Another great how-to is out with a really cool cover, and an attitude to match, from screenwriter Michael Lent. Lent is a featured columnist at Creative Screenwriting Magazine, but he also has ten years in the trenches of Hollywood, writing and selling scripts to the majors, and gives us the best battlefield report that any screenwriter (newbie or pro) could ask to have in his back pocket.
It's a hard task to write scripts, rewrite, get notes from strangers and professionals, rewrite, push yourself, rewrite, get the meeting, rewrite, and keep the faith. This book covers it all with a optimistic professionalism that explains everything you'd ever want to know about the screenwriter's job, but also puts readers in the shoes of executives, producers, casting agents, actors and managers. I've never seen this done and it's such a valuable thing to be aware of what the person sitting across from you in a pitch meeting or casting call is going through in their job. By seeing what they want from the meeting, you can present yourself and your cause better because of this knowledge.
And I particularly liked some of Lent's personal stories. Once he got a break when a development executive liked his pitch and asked for a treatment by Friday for weekend read. Lent worked hard but did not turn it in until Monday, whereupon he got a chilly call from the exec telling him he was too late. Lent had blown it! But instead of blaming "the system" he took the responsibility for the goof and learned from it. He went back and wrote treatments for all his scripts so that he would never be unprepared for this kind of request again. I also like Lent's interactions with the old fogies of the business, those absorbed in the "good ol' days" and obsessed with the "kids" running the show now, to realize they aren't working hard enough at their craft. (Pass this book around at Farmer's Market!! Please!!)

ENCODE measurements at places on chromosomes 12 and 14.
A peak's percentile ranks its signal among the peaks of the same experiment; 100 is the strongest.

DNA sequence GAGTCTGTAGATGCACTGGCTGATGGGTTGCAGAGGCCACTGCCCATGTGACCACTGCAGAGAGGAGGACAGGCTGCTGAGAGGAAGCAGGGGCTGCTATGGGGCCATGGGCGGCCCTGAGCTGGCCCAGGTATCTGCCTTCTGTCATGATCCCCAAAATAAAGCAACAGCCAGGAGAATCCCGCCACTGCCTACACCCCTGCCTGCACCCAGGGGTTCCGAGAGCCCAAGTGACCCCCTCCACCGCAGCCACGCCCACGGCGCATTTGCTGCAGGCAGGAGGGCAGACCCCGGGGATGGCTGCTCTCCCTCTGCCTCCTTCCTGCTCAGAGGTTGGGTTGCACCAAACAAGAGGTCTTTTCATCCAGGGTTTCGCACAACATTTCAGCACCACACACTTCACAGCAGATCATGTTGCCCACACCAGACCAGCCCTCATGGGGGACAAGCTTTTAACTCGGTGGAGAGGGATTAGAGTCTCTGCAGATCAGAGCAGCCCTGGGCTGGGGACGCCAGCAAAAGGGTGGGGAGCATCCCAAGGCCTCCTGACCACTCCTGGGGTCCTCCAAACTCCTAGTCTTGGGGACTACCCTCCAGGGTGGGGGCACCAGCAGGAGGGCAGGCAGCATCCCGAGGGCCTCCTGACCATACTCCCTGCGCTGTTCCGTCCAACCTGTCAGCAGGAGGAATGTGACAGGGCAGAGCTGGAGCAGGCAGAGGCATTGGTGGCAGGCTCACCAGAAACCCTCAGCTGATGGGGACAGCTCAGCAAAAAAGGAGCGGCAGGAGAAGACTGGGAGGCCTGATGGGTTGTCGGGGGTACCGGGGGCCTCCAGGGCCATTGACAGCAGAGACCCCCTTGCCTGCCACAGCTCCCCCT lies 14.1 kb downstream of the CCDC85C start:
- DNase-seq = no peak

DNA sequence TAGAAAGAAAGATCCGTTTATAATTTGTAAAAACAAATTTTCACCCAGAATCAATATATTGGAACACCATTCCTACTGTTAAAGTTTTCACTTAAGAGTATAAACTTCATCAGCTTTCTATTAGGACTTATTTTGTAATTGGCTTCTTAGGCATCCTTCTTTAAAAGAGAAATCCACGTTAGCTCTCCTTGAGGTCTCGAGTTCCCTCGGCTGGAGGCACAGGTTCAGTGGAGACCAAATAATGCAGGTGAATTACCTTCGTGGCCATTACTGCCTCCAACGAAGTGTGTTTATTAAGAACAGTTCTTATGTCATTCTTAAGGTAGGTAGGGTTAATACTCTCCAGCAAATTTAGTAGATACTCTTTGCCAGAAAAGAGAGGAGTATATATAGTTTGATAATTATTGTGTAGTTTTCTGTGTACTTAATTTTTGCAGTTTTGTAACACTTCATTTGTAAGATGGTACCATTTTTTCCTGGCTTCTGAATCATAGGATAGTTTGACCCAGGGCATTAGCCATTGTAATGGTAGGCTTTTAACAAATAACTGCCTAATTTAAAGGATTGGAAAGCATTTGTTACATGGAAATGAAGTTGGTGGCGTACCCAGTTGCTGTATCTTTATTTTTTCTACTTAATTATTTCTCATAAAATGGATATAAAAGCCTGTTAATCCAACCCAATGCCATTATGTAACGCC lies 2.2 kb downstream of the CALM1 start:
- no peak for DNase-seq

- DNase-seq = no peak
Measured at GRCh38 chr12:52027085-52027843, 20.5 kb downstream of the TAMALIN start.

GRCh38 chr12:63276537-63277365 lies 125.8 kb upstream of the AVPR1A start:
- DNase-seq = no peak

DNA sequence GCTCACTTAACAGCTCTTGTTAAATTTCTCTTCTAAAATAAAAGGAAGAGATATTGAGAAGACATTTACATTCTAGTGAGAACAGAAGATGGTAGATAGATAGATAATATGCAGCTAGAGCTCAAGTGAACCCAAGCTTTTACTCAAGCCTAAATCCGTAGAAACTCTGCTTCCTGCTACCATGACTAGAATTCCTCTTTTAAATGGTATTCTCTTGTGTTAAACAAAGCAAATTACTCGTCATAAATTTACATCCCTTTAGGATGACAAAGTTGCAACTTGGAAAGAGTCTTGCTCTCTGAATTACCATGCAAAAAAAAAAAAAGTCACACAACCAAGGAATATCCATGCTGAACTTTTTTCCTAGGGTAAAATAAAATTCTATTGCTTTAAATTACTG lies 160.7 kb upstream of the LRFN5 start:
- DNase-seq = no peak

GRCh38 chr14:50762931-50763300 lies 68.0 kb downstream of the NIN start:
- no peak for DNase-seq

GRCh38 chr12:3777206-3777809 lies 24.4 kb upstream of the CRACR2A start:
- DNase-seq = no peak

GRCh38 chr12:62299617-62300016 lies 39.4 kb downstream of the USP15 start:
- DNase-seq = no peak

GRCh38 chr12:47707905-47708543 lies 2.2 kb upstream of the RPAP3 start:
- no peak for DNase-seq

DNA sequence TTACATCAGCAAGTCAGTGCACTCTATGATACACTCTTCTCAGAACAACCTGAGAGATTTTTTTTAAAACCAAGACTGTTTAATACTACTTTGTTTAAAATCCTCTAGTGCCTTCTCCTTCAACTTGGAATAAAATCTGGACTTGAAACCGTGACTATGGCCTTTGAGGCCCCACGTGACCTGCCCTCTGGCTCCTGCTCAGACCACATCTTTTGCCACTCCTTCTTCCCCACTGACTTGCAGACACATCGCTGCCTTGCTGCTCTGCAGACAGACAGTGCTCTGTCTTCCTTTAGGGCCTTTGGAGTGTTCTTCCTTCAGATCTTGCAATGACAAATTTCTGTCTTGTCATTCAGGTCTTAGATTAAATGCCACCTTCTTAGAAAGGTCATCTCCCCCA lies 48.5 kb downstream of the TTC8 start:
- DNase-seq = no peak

By giving a first hand account of these more personal struggles, including the inner voice of doubt most introvert screenwriters deal with hourly, the aspiring writer who reads this book will not feel so alone. Lent lived through it, succeeded in writing and selling his material, and navigated the shark-filled waters of a town that does not know your name -- unless there's something in it for them -- without becoming chum. What Lent gives us then, in addition to great pitching techniques (I especially love the imagery of his "accordion pitch"), tons of valuable resource modules, and references to other books, websites and publications that can help, is a way to stay human while not getting eaten alive. This is perfect for aspiring screenwriters who don't live in Los Angeles but are thinking of moving here and giving a career in film a try. It is also a challenge to working professionals to be more so. Every writer can use this terrific new how-to.